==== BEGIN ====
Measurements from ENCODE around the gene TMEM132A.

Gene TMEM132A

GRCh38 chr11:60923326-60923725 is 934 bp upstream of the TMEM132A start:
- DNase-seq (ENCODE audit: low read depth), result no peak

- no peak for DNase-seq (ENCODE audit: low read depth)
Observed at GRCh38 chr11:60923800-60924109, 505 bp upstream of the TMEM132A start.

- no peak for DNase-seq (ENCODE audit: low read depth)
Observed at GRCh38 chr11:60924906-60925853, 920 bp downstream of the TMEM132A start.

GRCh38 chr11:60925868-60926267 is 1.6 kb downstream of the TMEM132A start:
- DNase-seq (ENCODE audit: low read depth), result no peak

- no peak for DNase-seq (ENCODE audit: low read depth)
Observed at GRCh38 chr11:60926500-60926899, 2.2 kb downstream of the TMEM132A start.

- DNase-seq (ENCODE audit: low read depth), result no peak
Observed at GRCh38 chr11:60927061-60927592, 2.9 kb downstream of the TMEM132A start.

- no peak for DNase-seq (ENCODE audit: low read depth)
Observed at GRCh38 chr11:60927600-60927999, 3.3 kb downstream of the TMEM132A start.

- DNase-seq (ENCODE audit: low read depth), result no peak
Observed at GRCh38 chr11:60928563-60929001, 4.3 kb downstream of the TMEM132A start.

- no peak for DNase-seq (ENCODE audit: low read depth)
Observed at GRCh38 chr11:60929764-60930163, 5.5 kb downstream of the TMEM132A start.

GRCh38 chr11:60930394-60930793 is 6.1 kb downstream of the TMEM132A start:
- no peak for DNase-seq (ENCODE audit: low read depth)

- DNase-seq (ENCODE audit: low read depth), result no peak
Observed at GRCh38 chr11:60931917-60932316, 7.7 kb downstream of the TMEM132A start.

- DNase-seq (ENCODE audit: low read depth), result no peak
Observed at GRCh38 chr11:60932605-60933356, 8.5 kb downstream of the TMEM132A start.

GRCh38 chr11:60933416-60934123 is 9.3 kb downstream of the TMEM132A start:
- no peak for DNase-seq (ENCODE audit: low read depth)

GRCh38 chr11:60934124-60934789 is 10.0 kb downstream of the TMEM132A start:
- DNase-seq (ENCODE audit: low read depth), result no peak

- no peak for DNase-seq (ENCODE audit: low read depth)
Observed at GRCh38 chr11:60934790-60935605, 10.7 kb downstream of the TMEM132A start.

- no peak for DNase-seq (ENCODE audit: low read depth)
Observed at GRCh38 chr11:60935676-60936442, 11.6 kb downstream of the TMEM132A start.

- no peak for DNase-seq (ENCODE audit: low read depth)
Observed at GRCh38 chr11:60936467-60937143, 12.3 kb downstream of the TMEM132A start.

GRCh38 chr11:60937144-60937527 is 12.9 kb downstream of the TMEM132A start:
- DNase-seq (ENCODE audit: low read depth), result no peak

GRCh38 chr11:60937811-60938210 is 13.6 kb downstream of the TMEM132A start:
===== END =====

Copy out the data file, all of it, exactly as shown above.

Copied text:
Measurements from ENCODE around the gene TMEM132A.

Gene TMEM132A

GRCh38 chr11:60923326-60923725 is 934 bp upstream of the TMEM132A start:
- DNase-seq (ENCODE audit: low read depth), result no peak

- no peak for DNase-seq (ENCODE audit: low read depth)
Observed at GRCh38 chr11:60923800-60924109, 505 bp upstream of the TMEM132A start.

- no peak for DNase-seq (ENCODE audit: low read depth)
Observed at GRCh38 chr11:60924906-60925853, 920 bp downstream of the TMEM132A start.

GRCh38 chr11:60925868-60926267 is 1.6 kb downstream of the TMEM132A start:
- DNase-seq (ENCODE audit: low read depth), result no peak

- no peak for DNase-seq (ENCODE audit: low read depth)
Observed at GRCh38 chr11:60926500-60926899, 2.2 kb downstream of the TMEM132A start.

- DNase-seq (ENCODE audit: low read depth), result no peak
Observed at GRCh38 chr11:60927061-60927592, 2.9 kb downstream of the TMEM132A start.

- no peak for DNase-seq (ENCODE audit: low read depth)
Observed at GRCh38 chr11:60927600-60927999, 3.3 kb downstream of the TMEM132A start.

- DNase-seq (ENCODE audit: low read depth), result no peak
Observed at GRCh38 chr11:60928563-60929001, 4.3 kb downstream of the TMEM132A start.

- no peak for DNase-seq (ENCODE audit: low read depth)
Observed at GRCh38 chr11:60929764-60930163, 5.5 kb downstream of the TMEM132A start.

GRCh38 chr11:60930394-60930793 is 6.1 kb downstream of the TMEM132A start:
- no peak for DNase-seq (ENCODE audit: low read depth)

- DNase-seq (ENCODE audit: low read depth), result no peak
Observed at GRCh38 chr11:60931917-60932316, 7.7 kb downstream of the TMEM132A start.

- DNase-seq (ENCODE audit: low read depth), result no peak
Observed at GRCh38 chr11:60932605-60933356, 8.5 kb downstream of the TMEM132A start.

GRCh38 chr11:60933416-60934123 is 9.3 kb downstream of the TMEM132A start:
- no peak for DNase-seq (ENCODE audit: low read depth)

GRCh38 chr11:60934124-60934789 is 10.0 kb downstream of the TMEM132A start:
- DNase-seq (ENCODE audit: low read depth), result no peak

- no peak for DNase-seq (ENCODE audit: low read depth)
Observed at GRCh38 chr11:60934790-60935605, 10.7 kb downstream of the TMEM132A start.

- no peak for DNase-seq (ENCODE audit: low read depth)
Observed at GRCh38 chr11:60935676-60936442, 11.6 kb downstream of the TMEM132A start.

- no peak for DNase-seq (ENCODE audit: low read depth)
Observed at GRCh38 chr11:60936467-60937143, 12.3 kb downstream of the TMEM132A start.

GRCh38 chr11:60937144-60937527 is 12.9 kb downstream of the TMEM132A start:
- DNase-seq (ENCODE audit: low read depth), result no peak

GRCh38 chr11:60937811-60938210 is 13.6 kb downstream of the TMEM132A start: